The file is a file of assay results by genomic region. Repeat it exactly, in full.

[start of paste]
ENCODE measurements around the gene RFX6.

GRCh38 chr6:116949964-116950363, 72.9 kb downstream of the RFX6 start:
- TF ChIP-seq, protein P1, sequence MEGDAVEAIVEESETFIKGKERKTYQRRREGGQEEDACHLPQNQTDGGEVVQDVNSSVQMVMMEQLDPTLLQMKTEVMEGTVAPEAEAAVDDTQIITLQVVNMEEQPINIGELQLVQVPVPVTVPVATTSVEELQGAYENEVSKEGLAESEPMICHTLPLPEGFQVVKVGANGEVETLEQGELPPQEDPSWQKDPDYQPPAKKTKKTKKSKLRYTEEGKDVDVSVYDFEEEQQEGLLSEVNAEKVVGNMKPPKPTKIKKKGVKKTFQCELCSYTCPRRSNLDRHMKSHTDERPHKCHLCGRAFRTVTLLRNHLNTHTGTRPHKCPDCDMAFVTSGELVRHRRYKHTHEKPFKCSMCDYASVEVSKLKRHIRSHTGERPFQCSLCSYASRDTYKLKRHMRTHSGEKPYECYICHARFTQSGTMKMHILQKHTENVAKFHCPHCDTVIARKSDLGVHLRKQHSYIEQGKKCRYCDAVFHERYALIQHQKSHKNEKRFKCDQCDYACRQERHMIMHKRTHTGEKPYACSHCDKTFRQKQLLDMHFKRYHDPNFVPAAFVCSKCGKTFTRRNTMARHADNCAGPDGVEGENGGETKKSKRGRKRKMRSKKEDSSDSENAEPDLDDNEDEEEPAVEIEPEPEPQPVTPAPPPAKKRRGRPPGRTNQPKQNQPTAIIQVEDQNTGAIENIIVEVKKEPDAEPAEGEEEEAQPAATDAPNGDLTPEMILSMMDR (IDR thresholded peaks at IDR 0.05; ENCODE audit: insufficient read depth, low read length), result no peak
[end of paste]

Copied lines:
ENCODE measurements around the gene RFX6.

GRCh38 chr6:116949964-116950363, 72.9 kb downstream of the RFX6 start:
- TF ChIP-seq, protein P1, sequence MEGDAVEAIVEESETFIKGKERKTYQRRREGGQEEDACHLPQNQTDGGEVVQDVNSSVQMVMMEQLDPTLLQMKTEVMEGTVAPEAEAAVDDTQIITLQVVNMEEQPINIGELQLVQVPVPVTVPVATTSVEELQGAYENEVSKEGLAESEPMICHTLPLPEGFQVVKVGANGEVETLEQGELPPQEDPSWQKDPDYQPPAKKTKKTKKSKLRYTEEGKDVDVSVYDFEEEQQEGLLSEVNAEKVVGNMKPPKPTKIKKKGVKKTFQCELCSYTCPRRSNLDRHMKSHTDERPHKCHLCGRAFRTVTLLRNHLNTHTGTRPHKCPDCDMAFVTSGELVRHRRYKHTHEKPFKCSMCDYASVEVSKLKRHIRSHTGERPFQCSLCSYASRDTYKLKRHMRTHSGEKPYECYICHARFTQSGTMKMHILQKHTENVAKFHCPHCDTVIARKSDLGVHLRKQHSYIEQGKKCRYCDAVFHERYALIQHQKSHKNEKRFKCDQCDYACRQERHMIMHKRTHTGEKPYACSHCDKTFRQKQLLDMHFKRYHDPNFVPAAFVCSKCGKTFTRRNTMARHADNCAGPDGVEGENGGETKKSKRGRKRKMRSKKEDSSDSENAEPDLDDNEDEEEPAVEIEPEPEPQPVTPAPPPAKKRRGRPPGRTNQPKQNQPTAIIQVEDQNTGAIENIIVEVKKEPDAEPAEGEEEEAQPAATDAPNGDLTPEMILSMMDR (IDR thresholded peaks at IDR 0.05; ENCODE audit: insufficient read depth, low read length), result no peak